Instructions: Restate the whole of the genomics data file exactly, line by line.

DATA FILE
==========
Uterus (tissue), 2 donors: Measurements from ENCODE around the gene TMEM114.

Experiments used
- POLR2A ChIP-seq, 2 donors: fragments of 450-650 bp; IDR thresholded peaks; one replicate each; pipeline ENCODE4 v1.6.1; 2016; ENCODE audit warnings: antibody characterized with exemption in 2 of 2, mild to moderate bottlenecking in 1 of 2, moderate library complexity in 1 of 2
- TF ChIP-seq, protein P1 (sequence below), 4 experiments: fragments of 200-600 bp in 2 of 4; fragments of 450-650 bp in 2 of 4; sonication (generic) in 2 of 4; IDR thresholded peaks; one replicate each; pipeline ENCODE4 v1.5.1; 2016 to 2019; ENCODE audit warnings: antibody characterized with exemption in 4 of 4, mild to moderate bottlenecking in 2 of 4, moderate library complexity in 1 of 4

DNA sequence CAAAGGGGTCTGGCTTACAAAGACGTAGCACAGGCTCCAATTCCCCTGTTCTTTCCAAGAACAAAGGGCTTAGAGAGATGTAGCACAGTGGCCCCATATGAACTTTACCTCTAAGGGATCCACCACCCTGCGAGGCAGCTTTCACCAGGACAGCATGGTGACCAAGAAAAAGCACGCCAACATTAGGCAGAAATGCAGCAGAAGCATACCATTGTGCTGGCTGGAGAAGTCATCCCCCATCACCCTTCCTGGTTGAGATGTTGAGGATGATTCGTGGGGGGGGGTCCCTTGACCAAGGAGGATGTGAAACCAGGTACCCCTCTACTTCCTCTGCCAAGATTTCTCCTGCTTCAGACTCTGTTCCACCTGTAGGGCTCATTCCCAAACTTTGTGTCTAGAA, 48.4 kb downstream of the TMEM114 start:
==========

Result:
Uterus (tissue), 2 donors: Measurements from ENCODE around the gene TMEM114.

Experiments used
- POLR2A ChIP-seq, 2 donors: fragments of 450-650 bp; IDR thresholded peaks; one replicate each; pipeline ENCODE4 v1.6.1; 2016; ENCODE audit warnings: antibody characterized with exemption in 2 of 2, mild to moderate bottlenecking in 1 of 2, moderate library complexity in 1 of 2
- TF ChIP-seq, protein P1 (sequence below), 4 experiments: fragments of 200-600 bp in 2 of 4; fragments of 450-650 bp in 2 of 4; sonication (generic) in 2 of 4; IDR thresholded peaks; one replicate each; pipeline ENCODE4 v1.5.1; 2016 to 2019; ENCODE audit warnings: antibody characterized with exemption in 4 of 4, mild to moderate bottlenecking in 2 of 4, moderate library complexity in 1 of 4

DNA sequence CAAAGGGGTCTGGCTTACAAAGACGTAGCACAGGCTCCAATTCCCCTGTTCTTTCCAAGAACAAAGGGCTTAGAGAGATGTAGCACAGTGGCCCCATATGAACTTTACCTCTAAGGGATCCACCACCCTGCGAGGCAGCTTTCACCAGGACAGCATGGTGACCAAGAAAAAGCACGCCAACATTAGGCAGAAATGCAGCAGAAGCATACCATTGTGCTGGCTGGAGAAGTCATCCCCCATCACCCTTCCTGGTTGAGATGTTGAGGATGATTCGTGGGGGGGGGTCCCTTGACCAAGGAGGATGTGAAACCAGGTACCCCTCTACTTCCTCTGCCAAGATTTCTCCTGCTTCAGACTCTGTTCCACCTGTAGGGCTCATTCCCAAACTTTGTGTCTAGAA, 48.4 kb downstream of the TMEM114 start: